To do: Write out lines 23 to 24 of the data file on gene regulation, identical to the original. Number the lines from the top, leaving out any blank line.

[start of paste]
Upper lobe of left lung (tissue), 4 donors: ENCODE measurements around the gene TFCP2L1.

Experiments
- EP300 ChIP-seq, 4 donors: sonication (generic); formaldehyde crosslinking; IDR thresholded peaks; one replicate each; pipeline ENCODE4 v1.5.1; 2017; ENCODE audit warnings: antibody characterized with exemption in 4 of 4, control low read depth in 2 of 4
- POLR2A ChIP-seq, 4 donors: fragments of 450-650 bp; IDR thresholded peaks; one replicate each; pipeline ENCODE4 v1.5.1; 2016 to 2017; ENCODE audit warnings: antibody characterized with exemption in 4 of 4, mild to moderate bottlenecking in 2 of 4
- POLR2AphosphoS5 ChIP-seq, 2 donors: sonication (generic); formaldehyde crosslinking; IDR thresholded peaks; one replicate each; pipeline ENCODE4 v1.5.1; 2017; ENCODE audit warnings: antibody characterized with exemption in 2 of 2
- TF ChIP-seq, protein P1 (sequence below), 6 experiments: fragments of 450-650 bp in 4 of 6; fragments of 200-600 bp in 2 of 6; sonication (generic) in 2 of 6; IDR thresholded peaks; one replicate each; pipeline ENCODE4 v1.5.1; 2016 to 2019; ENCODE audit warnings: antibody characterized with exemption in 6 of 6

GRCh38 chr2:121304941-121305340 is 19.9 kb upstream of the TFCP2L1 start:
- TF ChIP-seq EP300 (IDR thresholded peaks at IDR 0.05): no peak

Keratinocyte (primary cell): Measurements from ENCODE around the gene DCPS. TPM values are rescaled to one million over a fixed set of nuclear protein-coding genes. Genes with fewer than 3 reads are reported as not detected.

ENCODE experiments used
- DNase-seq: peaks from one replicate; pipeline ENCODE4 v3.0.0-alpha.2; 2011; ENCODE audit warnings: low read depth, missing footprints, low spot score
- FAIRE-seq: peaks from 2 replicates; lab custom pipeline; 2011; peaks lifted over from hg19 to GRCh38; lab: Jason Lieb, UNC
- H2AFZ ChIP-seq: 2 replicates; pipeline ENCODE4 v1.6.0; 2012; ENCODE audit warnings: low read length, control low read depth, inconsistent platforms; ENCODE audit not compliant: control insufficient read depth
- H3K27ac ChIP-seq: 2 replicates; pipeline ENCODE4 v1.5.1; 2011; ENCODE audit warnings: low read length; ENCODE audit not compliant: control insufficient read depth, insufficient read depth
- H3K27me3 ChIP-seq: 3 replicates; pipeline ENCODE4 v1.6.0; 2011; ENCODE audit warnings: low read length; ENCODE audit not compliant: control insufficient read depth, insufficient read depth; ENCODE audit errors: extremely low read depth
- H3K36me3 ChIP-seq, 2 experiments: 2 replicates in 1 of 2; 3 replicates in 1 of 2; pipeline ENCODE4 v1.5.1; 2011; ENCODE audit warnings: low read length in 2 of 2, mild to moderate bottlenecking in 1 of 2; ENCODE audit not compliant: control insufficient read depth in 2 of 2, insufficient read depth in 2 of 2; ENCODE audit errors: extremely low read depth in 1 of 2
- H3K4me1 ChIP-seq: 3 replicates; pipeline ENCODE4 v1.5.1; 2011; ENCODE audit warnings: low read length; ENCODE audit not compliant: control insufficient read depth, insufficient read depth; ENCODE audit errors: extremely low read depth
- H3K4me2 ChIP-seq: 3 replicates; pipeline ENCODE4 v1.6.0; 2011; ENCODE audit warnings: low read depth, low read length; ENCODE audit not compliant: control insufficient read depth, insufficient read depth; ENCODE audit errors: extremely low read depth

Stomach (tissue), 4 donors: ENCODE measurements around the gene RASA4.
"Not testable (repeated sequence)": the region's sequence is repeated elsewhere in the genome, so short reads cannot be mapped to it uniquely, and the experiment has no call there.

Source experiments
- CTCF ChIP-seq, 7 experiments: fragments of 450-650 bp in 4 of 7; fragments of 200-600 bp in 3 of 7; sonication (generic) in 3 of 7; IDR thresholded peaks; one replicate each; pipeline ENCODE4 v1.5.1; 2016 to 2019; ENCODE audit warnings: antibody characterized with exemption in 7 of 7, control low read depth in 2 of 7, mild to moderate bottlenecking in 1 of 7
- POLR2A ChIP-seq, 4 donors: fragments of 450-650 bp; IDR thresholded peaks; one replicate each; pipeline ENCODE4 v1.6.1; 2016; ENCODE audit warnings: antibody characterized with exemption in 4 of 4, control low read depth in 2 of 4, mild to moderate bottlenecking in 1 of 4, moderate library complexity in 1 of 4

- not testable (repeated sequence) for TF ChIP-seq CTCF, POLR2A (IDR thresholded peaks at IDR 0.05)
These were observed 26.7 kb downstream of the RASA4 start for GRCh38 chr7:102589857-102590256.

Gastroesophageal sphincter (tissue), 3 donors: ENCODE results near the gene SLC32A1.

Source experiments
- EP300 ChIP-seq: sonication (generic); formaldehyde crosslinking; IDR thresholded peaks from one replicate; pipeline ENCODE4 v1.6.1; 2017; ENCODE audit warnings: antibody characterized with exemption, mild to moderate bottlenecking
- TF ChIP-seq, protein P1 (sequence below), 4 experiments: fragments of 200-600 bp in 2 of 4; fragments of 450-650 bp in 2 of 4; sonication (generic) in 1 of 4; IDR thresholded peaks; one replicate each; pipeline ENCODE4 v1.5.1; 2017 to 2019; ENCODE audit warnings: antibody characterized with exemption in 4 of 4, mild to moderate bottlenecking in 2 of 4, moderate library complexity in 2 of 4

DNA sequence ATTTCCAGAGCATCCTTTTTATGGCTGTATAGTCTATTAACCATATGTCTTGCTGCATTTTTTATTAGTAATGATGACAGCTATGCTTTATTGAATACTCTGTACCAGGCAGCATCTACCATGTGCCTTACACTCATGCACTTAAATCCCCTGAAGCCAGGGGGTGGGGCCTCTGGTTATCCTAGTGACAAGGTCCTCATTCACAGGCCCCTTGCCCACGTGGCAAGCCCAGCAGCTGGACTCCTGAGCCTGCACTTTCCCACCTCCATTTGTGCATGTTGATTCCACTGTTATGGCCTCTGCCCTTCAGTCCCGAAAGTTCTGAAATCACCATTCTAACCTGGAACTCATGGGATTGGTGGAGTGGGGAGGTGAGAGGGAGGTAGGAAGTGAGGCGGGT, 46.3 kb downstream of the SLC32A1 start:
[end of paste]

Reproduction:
- POLR2A ChIP-seq, 4 donors: fragments of 450-650 bp; IDR thresholded peaks; one replicate each; pipeline ENCODE4 v1.6.1; 2016; ENCODE audit warnings: antibody characterized with exemption in 4 of 4, control low read depth in 2 of 4, mild to moderate bottlenecking in 1 of 4, moderate library complexity in 1 of 4

- not testable (repeated sequence) for TF ChIP-seq CTCF, POLR2A (IDR thresholded peaks at IDR 0.05)